“Even U.S. national parks experience significant noise exposure at levels known to impact wildlife,” says Barber. In a noise reduction study at Muir Woods National Monument in California, where signs urged visitors to turn down the volume in one area of the park, he says, the result was an increased number of birds near the trails.

In the U.S., the areas with the most potential for tranquil experiences are those with the least flyover traffic from airplanes and remoteness from other transportation noises, according to Les Blomberg, executive director of the Noise Pollution Clearinghouse, a nonprofit organization that has mapped out the last remaining places of natural quiet in the continental U.S.

The organization’s research indicates that places including the Boundary Waters Canoe Area of northern Minnesota and Bob Marshall Wilderness Complex in western Montana are among the country’s last remaining natural quiet areas. The northernmost U.S. states are generally more likely to have spaces of natural quiet, says Blomberg.

Hempton points to Haleakalā National Park in Maui (the crater of which he considers the quietest place on Earth), Glacier National Park, and Big Bend National Park among the U.S. parks embarking on initial certification as Wilderness Quiet Parks with QPI.

Internationally, Elk Island National Park in Canada, Białowieża National Park in eastern Poland, and the Río Clarillo National Reserve in Chile are in varying stages of the process, he says.

Learning how to listen

“Once you certify a place as a quiet park, it eventually changes behaviors, much in the same way people have learned about the importance of recycling through education and awareness, ” says Kenya Williams, who is finishing his doctorate in urban planning and acoustic ecology at Portland State University. Williams, an advisor for QPI, believes a cultural shift is necessary to help people value and steward quiet in urban areas.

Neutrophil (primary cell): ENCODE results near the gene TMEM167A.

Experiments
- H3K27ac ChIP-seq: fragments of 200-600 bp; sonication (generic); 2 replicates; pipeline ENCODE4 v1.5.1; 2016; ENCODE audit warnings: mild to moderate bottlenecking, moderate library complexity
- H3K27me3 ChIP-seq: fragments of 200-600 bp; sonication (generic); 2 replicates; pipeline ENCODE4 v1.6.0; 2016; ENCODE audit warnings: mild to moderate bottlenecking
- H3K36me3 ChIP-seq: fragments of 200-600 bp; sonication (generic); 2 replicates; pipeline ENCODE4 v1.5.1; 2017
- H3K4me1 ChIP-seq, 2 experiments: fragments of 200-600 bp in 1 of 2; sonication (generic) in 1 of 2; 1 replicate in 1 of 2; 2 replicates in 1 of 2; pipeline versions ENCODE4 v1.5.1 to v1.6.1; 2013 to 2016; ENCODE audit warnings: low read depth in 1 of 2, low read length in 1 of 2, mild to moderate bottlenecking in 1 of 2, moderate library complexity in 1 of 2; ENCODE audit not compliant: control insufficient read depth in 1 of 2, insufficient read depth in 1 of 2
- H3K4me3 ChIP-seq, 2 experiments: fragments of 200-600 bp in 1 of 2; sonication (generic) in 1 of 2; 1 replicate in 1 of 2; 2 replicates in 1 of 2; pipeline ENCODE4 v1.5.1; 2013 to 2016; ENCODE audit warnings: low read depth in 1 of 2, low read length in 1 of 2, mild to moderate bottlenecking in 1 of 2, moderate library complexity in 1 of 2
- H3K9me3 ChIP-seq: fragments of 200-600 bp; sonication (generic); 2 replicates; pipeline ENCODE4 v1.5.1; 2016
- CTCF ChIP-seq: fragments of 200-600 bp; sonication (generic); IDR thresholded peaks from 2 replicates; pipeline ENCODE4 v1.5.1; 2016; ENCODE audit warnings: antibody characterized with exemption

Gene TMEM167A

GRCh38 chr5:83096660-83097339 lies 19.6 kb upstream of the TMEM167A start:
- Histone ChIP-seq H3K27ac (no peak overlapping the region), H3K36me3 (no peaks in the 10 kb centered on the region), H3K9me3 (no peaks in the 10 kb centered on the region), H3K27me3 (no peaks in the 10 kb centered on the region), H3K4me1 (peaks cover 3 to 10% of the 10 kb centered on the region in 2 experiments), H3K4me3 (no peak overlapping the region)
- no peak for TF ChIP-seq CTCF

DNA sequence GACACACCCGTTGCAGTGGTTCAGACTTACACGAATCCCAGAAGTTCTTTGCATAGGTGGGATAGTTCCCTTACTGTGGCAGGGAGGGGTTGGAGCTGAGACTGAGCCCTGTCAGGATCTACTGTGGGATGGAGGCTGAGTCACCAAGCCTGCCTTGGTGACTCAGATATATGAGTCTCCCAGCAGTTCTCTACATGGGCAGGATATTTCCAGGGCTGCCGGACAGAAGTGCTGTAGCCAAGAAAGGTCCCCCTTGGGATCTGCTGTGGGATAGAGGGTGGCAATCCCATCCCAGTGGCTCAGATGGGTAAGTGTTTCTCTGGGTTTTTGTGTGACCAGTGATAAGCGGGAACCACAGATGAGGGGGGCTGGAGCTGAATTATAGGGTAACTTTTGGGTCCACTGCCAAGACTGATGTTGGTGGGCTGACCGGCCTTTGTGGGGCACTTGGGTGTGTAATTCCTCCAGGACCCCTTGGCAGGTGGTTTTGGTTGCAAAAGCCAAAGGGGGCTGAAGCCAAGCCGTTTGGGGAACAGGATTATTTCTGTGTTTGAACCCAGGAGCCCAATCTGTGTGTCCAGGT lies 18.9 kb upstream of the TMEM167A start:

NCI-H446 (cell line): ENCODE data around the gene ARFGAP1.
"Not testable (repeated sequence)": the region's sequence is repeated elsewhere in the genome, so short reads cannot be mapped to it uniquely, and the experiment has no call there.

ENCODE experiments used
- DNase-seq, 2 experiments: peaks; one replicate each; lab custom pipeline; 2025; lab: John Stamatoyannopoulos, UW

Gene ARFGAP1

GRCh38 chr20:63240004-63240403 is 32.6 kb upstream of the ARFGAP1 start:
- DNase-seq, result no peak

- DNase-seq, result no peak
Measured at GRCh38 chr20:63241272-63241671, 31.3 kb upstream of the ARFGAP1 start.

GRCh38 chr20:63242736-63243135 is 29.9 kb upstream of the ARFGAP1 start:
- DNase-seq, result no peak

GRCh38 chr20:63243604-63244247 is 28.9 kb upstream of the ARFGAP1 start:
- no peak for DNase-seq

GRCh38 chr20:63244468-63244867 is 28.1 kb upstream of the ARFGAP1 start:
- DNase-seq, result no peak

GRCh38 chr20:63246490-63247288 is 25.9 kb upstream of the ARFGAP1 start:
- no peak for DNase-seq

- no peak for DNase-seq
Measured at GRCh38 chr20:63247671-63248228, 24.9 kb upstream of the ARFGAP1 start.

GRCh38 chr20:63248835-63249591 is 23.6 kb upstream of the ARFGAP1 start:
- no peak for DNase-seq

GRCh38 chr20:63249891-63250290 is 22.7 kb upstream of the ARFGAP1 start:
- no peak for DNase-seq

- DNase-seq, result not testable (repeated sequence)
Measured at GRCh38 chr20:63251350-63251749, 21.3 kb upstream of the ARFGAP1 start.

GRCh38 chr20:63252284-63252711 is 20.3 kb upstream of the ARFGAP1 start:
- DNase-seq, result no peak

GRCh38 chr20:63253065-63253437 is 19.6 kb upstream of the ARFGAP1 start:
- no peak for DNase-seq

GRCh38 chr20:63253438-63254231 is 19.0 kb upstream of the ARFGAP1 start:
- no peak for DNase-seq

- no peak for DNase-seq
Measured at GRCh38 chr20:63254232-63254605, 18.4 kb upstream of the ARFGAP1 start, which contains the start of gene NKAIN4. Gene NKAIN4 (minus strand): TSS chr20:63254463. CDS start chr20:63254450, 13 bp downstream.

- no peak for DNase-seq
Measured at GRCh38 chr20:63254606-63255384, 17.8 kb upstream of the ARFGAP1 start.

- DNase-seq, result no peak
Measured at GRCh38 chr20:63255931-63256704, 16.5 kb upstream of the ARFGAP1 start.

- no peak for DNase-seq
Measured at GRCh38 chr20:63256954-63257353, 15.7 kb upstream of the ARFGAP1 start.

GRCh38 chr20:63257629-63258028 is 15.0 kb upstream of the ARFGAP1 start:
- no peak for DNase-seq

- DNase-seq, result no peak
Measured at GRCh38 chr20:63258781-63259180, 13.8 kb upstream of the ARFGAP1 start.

In Taiwan, Laila Chin-Hui Fan, one of the country’s preeminent environmental journalists and the founder of the Soundscape Association of Taiwan, points to the power of people to support the effort. Fan, who got to know Hempton during his One Square Inch of Silence project, was instrumental in drawing QPI’s attention to the park on her native island, where she recorded Yangmingshan’s soundscape across three districts in the lead-up to certification.

“We have a very painful and complicated history, which taught us a lot,” Fan says. “Our voices are not allowed to be heard in the world because of the diplomatic dilemma [stemming from Taiwan’s push for sovereignty], so we decided to be an island of listening. I’m expecting more and more people in the world will come to my country and hear the natural quiet of Taiwan.”

For QPI, the hope is that by certifying a few places in every country, people who wish to access natural quiet will be able to find it.

“We aren’t saying that quiet is for everyone and that everyone should experience it,” says Hempton, “but I do feel the choice is essential to quality of life.”

Florida-based writer Terry Ward covers travel, scuba diving, family adventures, and profiles. Find her on her website, Instagram, and Twitter.